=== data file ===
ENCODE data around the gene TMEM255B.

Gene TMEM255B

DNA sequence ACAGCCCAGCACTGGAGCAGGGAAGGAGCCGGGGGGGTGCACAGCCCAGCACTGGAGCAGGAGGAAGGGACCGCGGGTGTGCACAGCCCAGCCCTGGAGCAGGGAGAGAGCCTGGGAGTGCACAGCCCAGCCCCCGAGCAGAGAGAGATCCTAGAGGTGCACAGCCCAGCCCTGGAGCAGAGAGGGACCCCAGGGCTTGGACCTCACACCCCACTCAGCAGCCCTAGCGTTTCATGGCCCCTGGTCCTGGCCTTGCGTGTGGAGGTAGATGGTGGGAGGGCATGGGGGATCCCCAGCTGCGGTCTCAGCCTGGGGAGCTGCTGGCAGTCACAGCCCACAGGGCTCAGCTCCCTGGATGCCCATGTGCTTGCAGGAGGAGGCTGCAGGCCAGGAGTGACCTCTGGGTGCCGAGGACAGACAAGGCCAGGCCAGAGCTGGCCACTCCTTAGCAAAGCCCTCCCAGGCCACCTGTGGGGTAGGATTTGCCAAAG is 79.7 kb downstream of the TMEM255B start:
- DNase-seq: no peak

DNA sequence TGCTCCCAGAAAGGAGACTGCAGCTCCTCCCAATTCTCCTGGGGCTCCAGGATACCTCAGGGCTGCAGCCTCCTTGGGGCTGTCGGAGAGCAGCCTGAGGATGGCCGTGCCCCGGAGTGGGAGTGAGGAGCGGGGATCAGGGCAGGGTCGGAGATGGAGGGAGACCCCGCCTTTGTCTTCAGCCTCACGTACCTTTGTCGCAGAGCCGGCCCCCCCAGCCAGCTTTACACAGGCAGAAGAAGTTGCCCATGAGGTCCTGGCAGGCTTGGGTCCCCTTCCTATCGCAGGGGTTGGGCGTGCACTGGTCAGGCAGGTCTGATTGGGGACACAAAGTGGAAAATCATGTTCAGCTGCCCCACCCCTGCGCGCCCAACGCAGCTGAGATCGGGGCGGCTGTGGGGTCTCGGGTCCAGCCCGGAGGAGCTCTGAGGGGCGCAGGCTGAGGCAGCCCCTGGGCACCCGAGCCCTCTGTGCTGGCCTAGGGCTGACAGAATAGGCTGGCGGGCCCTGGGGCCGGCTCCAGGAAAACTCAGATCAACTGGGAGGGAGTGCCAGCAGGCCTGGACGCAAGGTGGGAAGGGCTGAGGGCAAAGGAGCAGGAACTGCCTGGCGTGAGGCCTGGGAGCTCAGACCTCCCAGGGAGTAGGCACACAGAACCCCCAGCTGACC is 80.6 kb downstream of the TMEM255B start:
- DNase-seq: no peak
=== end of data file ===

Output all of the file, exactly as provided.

ENCODE data around the gene TMEM255B.

Gene TMEM255B

DNA sequence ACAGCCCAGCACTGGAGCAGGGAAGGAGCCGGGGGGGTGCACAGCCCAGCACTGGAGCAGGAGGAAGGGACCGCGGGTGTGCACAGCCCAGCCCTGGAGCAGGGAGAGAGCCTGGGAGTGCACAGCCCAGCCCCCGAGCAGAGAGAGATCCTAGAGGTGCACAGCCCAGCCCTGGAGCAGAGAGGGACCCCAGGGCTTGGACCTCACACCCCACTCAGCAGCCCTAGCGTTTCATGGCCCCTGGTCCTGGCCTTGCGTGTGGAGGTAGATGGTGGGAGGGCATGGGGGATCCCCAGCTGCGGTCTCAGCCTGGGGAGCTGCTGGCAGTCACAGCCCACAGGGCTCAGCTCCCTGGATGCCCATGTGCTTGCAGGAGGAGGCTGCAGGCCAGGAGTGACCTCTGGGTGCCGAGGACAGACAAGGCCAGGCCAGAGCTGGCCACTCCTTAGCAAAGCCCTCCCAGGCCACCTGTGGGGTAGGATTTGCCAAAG is 79.7 kb downstream of the TMEM255B start:
- DNase-seq: no peak

DNA sequence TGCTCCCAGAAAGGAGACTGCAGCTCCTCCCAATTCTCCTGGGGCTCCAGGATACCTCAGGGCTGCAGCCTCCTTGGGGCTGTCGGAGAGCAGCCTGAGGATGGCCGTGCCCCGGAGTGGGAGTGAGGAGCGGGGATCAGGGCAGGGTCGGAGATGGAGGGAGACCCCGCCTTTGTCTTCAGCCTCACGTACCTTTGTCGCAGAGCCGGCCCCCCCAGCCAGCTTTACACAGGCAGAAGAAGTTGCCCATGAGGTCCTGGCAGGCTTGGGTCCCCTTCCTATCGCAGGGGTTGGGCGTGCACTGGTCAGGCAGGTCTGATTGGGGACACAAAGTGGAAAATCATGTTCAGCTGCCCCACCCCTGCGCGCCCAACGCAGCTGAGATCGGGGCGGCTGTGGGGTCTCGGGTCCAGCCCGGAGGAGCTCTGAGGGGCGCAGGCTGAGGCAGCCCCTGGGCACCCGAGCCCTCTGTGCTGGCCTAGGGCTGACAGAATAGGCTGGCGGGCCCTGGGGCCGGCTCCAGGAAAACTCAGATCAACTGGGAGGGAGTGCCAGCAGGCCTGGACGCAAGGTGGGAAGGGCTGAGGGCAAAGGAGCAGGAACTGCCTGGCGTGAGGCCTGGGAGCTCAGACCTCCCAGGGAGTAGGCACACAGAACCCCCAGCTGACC is 80.6 kb downstream of the TMEM255B start:
- DNase-seq: no peak